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J.D. Vance Is Right on E-Verify

Vance’s support for E-Verify will give him a leg up in the Ohio Senate race.

(By Wikimedia Commons)

J.D. Vance won Ohio's Republican Senate primary, in large part, by staking out populist stances that his more corporate-friendly rivals couldn't back. Consider Vance's proposal to require every employer to use E-Verify to screen out illegal immigrants—a policy that polls incredibly well with working Americans, but one that's anathema to Big Business.

Vance's proposed E-Verify mandate helped give him an edge over Josh Mandel, Matt Dolan, Mike Gibbons, and Jane Timken—and will help him expose his general election rival, Congressman Tim Ryan, as a paper tiger when it comes to standing up for workers. 


E-Verify is an online system run by the federal government that enables employers to confirm the immigration status of every person they hire. It is both easy to use and incredibly reliable, delivering results in as little as three seconds.

Yet just a small share of the nation's companies even bother to use E-Verify. It's no mystery why. Illegal workers are far less expensive to employ than American citizens. And since illegal immigrants can't avail themselves of basic legal protections, companies can subject them to atrocious working conditions and force them to work unreasonably long hours.

Aside from being grotesquely unfair to the illegal immigrants themselves, this situation also comes with serious costs for American workers. There are nearly 90,000 illegal immigrants living in Ohio alone. And this abundance of low-cost labor depresses both the wages and the employment prospects of native-born workers.

According to an analysis by Harvard economist George Borjas, illegal immigrants reduce the wages of native-born Americans by as much as $118 billion a year.

Making E-Verify mandatory for all employers is one of the most effective ways to address this crisis, as Vance rightly points out. If employers can no longer hire and exploit undocumented immigrants with impunity, then the demand for such workers will fall. This, in turn, removes the incentive for immigrants to enter the country illegally in the first place—creating more employment opportunities for native-born workers and legal immigrants.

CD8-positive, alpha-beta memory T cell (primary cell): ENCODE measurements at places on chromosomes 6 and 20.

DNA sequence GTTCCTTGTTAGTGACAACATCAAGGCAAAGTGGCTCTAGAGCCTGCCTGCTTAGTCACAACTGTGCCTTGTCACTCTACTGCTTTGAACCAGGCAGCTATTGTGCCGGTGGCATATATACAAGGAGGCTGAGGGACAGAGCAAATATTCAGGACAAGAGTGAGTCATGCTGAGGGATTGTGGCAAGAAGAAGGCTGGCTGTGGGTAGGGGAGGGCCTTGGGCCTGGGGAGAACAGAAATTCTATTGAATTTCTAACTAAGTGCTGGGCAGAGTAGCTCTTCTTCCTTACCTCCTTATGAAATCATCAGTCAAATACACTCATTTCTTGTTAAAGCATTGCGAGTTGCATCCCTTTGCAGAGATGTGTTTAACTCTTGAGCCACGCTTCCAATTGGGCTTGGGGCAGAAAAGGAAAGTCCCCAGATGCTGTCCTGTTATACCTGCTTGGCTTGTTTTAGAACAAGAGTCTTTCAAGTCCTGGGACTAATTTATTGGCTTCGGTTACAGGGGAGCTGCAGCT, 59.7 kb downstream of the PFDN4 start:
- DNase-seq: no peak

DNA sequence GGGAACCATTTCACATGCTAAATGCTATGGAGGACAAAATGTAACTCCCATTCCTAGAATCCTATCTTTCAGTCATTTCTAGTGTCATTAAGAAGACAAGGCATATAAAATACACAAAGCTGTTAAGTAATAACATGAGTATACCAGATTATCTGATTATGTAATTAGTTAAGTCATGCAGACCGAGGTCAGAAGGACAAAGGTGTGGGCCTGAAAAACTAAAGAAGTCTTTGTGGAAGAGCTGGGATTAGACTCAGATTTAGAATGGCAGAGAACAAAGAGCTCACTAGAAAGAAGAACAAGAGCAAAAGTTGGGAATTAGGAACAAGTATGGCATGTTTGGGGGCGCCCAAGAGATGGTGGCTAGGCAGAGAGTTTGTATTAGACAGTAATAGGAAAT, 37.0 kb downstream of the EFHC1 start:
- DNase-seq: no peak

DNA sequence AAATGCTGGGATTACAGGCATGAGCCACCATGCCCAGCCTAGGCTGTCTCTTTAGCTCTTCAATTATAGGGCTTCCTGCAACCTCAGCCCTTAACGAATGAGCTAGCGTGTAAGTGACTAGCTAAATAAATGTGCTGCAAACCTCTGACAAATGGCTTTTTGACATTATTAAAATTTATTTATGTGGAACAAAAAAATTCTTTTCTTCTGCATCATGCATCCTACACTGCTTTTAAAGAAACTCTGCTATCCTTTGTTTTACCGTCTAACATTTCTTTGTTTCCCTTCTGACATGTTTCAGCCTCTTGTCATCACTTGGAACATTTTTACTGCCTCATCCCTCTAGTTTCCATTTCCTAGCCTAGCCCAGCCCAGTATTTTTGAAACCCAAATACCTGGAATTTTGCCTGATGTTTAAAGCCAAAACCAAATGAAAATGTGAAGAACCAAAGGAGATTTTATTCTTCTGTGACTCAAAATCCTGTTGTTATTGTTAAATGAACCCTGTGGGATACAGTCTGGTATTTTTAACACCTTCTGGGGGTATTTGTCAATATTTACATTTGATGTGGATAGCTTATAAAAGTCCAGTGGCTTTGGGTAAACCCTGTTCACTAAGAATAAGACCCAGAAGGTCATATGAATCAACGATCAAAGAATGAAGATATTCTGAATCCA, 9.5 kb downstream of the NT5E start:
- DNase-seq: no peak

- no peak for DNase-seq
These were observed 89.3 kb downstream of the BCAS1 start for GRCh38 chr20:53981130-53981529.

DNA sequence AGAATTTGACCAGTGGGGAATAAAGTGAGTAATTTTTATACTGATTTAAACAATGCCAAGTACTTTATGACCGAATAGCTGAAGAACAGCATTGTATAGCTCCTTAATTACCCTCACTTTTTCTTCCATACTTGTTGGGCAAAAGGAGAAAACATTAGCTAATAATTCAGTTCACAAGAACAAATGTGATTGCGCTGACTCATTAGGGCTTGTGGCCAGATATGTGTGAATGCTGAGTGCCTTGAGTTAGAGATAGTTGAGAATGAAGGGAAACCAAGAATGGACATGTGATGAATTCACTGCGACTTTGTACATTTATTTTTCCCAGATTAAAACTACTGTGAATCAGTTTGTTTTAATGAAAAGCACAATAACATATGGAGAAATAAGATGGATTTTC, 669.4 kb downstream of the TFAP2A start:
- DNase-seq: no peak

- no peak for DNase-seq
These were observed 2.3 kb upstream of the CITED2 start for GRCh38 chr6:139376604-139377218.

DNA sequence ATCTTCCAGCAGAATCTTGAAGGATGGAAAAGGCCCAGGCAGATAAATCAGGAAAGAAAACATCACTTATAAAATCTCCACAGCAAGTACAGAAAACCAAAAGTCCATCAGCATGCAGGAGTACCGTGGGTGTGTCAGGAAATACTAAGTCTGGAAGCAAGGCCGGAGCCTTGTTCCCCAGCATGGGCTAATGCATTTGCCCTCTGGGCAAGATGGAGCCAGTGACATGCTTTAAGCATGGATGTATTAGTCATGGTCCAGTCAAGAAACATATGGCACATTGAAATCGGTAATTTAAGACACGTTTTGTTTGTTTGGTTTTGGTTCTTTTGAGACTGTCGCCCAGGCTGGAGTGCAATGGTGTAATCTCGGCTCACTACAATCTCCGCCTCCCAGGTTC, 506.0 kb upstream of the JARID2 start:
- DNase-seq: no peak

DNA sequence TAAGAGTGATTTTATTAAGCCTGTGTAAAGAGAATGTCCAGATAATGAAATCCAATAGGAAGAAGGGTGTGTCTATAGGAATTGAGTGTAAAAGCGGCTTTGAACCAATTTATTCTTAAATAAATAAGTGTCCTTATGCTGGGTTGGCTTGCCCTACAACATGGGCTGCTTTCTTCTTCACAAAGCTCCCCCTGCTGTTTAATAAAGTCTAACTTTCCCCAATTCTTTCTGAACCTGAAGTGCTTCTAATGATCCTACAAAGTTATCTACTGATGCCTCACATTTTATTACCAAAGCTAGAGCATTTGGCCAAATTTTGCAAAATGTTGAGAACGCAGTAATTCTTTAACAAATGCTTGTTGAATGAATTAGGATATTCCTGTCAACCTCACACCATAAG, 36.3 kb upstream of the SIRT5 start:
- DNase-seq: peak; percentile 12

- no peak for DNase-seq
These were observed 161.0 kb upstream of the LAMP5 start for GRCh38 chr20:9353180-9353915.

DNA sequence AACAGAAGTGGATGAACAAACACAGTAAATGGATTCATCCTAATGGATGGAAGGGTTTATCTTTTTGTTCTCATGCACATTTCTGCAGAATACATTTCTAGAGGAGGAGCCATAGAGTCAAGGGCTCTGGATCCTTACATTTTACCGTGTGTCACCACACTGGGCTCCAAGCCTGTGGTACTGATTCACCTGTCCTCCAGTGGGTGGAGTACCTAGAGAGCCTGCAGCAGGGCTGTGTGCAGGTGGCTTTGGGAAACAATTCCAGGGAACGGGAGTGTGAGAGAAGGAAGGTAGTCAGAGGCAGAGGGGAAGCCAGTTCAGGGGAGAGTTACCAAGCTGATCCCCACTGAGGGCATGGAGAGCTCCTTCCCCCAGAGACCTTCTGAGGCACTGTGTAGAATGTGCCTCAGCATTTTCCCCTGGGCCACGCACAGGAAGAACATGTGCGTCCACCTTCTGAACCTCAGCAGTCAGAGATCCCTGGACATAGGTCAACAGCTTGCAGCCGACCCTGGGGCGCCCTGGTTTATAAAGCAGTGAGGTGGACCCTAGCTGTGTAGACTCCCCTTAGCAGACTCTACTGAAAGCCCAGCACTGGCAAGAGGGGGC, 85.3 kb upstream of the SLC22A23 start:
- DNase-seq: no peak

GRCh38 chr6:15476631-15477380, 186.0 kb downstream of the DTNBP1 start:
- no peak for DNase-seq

This is precisely what has happened in states where E-Verify is currently mandatory. Just a year after Arizona implemented E-Verify requirements in 2007, the state's population of illegal immigrants had fallen by 17 percent. State-level E-Verify requirements have also been shown to reduce native-born unemployment rates.

Not to mention the fact that mandatory E-Verify is about as non-intrusive a reform as one could imagine. All it requires is that, before each new hire, businesses take a few seconds to make sure they aren't breaking the law.

Simple low-cost solutions of this sort are a rare thing in American politics. Especially when the problem at hand is as massive as the illegal-immigration crisis. Any candidate that is serious about halting the flow of illegal immigrants into the United States ought to come out strongly for mandatory E-Verify. 

The fact that Mandel, Dolan, Gibbons, and Timken never endorsed the policy—despite its commanding the support of a staggering 82 percent of Republicans—revealed something troubling about their commitment to defending workers. And voters noticed.

Vance will no doubt continue using his E-Verify proposal as a cudgel against Tim Ryan. The Youngstown-area Democrat portrays himself as an advocate for ordinary workers who've been hurt by outsourcing and corporate greed. Yet Ryan refuses to endorse mandatory E-Verify, even though 60 percent of registered Democrats, and 61 percent of independents, favor it.

Ohioans are struggling with inflation and negative real-wage growth. Vance's promotion of mandatory E-Verify—arguably the most pro-worker, pro-wage-growth policy coming out of Washington in decades—may help make him Ohio's next senator.